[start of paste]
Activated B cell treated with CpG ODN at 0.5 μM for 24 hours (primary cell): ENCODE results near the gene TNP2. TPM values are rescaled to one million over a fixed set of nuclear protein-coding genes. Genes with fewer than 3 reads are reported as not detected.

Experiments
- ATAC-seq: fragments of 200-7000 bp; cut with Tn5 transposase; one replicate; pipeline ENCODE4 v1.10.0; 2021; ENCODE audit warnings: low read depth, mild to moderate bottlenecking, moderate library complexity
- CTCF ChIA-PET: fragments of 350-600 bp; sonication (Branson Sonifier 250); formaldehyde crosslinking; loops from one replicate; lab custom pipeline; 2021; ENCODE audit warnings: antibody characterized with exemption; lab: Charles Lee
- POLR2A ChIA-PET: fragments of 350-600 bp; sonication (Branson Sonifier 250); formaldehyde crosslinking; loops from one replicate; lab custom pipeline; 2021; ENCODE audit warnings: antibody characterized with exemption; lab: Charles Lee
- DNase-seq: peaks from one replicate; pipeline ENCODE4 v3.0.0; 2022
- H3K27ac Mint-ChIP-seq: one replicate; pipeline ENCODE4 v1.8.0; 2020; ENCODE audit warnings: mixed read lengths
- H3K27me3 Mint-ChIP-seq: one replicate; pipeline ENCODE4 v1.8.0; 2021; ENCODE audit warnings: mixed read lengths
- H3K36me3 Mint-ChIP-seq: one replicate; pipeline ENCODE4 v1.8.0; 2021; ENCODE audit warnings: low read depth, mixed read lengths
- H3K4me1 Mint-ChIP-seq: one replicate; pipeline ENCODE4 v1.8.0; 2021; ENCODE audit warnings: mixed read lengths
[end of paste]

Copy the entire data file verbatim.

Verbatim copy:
Activated B cell treated with CpG ODN at 0.5 μM for 24 hours (primary cell): ENCODE results near the gene TNP2. TPM values are rescaled to one million over a fixed set of nuclear protein-coding genes. Genes with fewer than 3 reads are reported as not detected.

Experiments
- ATAC-seq: fragments of 200-7000 bp; cut with Tn5 transposase; one replicate; pipeline ENCODE4 v1.10.0; 2021; ENCODE audit warnings: low read depth, mild to moderate bottlenecking, moderate library complexity
- CTCF ChIA-PET: fragments of 350-600 bp; sonication (Branson Sonifier 250); formaldehyde crosslinking; loops from one replicate; lab custom pipeline; 2021; ENCODE audit warnings: antibody characterized with exemption; lab: Charles Lee
- POLR2A ChIA-PET: fragments of 350-600 bp; sonication (Branson Sonifier 250); formaldehyde crosslinking; loops from one replicate; lab custom pipeline; 2021; ENCODE audit warnings: antibody characterized with exemption; lab: Charles Lee
- DNase-seq: peaks from one replicate; pipeline ENCODE4 v3.0.0; 2022
- H3K27ac Mint-ChIP-seq: one replicate; pipeline ENCODE4 v1.8.0; 2020; ENCODE audit warnings: mixed read lengths
- H3K27me3 Mint-ChIP-seq: one replicate; pipeline ENCODE4 v1.8.0; 2021; ENCODE audit warnings: mixed read lengths
- H3K36me3 Mint-ChIP-seq: one replicate; pipeline ENCODE4 v1.8.0; 2021; ENCODE audit warnings: low read depth, mixed read lengths
- H3K4me1 Mint-ChIP-seq: one replicate; pipeline ENCODE4 v1.8.0; 2021; ENCODE audit warnings: mixed read lengths